What an elegant design. A wonderfully sleek bicycle is given a motor and gas tank in Cuba to make a motor bike.
A close up view with annotations shows a different home-made motor bike in Cuba, collected by Ernesto Oroza. The detail of the soda bottle gas tank is wonderful. This design uses the motor’s rotor to directly power the tire.
That’s what Cuban artist and researcher Ernesto Oroza calls these “inventions of neccessity.” For eight years he has collected everyday objects crafted from discards, and re-purposed technology found in Cuba. Where purchased goods are in short supply, people fix their own. He’s shown these re-invented objects in several exhibitions. For instance, here is a razor made with the blade and a pencil.
Or a fan blade repaired with a piece of vinyl record.
There are others. Check out this set of chairs constructed from broken plastic chairs given a new rebar skeleton.
Many of Oroza’s objects were photographed and collected into a booklet called No Waste, which was publshed by Pentagram and is now out of print (available in a handful of libraries).
This is all I know: English-Russia says “These days in some parks of St. Petersburg you can meet chandeliers made of used plastic bottles..”
A bridge made of cardboard tubes. (First noticed on here.) It’s more of an artpiece than utiltarian structure. Think rain and snow.
However the architect, Shigeru Ban, has built many utilitarian structures using low tech cardboard tubes. Protected inside an outer membrane, the tubes keep their strength and preform magnificently. For example,
This is a paper theater built in Amsterdam, Holland in 2003.
This one is a Japanese pavilion built for an Expo in Hannover in 2000.
Recycled hi-tech lace curtains. “Seen a few days ago in Cork, Ireland: a sensible use for all that bubble-wrap.” Submitted by Tom Raworth.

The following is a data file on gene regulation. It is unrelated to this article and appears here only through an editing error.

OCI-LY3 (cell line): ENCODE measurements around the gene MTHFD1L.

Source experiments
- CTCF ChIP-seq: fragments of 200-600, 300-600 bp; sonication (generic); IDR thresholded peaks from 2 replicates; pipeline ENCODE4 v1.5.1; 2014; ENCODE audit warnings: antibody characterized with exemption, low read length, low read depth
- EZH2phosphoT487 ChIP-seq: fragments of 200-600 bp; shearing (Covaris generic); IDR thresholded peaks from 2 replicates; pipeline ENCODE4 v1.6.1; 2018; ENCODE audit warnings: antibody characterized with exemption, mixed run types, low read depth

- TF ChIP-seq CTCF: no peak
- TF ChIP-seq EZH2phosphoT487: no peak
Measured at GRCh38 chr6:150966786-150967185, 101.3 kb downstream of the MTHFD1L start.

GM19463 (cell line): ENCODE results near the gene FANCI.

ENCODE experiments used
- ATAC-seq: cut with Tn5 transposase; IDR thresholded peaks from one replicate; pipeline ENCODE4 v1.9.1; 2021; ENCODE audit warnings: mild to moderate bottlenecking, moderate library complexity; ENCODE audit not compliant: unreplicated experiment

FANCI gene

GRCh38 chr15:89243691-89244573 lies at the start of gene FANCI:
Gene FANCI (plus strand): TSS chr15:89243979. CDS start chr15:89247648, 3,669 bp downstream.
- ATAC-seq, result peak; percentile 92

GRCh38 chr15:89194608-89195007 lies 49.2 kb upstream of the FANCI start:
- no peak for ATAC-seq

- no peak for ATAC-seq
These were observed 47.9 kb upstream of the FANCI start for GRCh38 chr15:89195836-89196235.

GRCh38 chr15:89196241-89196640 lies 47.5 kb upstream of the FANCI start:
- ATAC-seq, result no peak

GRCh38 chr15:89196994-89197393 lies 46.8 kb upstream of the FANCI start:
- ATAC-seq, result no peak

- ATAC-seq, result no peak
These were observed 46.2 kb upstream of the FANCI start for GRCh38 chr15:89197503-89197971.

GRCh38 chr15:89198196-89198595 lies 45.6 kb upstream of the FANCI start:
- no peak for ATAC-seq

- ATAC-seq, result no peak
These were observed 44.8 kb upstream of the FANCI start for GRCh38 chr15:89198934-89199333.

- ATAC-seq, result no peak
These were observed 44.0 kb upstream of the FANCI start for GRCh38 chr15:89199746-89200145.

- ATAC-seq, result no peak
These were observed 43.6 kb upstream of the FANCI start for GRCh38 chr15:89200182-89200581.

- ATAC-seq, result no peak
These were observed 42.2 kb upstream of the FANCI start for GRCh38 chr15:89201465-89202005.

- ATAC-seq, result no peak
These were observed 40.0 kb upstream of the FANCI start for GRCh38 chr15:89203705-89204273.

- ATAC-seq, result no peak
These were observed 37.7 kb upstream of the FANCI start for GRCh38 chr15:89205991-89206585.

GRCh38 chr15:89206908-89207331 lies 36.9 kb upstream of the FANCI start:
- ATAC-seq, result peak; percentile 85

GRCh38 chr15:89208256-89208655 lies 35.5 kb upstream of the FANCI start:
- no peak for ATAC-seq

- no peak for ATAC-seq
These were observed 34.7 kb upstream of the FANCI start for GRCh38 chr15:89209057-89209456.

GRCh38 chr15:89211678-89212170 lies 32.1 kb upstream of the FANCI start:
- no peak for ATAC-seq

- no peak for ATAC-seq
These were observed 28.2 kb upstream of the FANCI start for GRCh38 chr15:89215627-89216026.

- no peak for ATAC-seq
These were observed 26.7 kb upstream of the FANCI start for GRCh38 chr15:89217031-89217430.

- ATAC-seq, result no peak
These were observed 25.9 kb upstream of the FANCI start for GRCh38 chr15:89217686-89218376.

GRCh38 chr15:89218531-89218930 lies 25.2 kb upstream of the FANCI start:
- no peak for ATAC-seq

Reader David Sarpal writes: “My sister is visiting Colombia right now and she happened upon a street vendor who has arrived at an ingenious re-use of a baby carriage as a street vendor.”
This foam cushion tied to the worker’s head in India is reputedly a hard hat substitute. The picture is from this humor blog so I don’t know its veracity. It is much more likely a piece of padding to hauling iron pipes since the common way to transport heavy things in india is using the head/spine for support.
According to the Internets, this Chinese farmer is getting hot shower water from this roof of beer bottles and plastic tubing. This version of the story was seen on Ananova (sent in by reader Arnaud Betremieux). The account says “I invented this for my mother. I wanted her to shower comfortably,” says Ma Yanjun, of Qiqiao village, Shaanxi province.Ma’s invention features 66 beer bottles attached to a board. The bottles are connected to each other [with plastic tubing] so that water flows through them.Sunlight heats the water as is passes slowly through the bottles before flowing into the bathroom as hot water, reports China Economy Network. Ma says it provides enough hot water for all three members of his family to have a shower every day.And more than 10 families in the village have already followed suit and installed their own versions of Ma’s invention.”
Chinese farms are the ultimate in thriftiness. Old tires are recycled into all kinds of useful gear. Here is a horse feed tub made from a tire turned inside out. I saw these everywhere.
And here is a water bucket for dropping into a well sewn from old tires.
These fishing rafts are made from chunks and pieces of styrofoam bundled into nets to form pontoons. The pieces are bigger than foam peanuts, but not much bigger. The rafts are about 12-15 feet in length. Their deck is made of bamboo, covered with mesh. Here they are stored against a wall.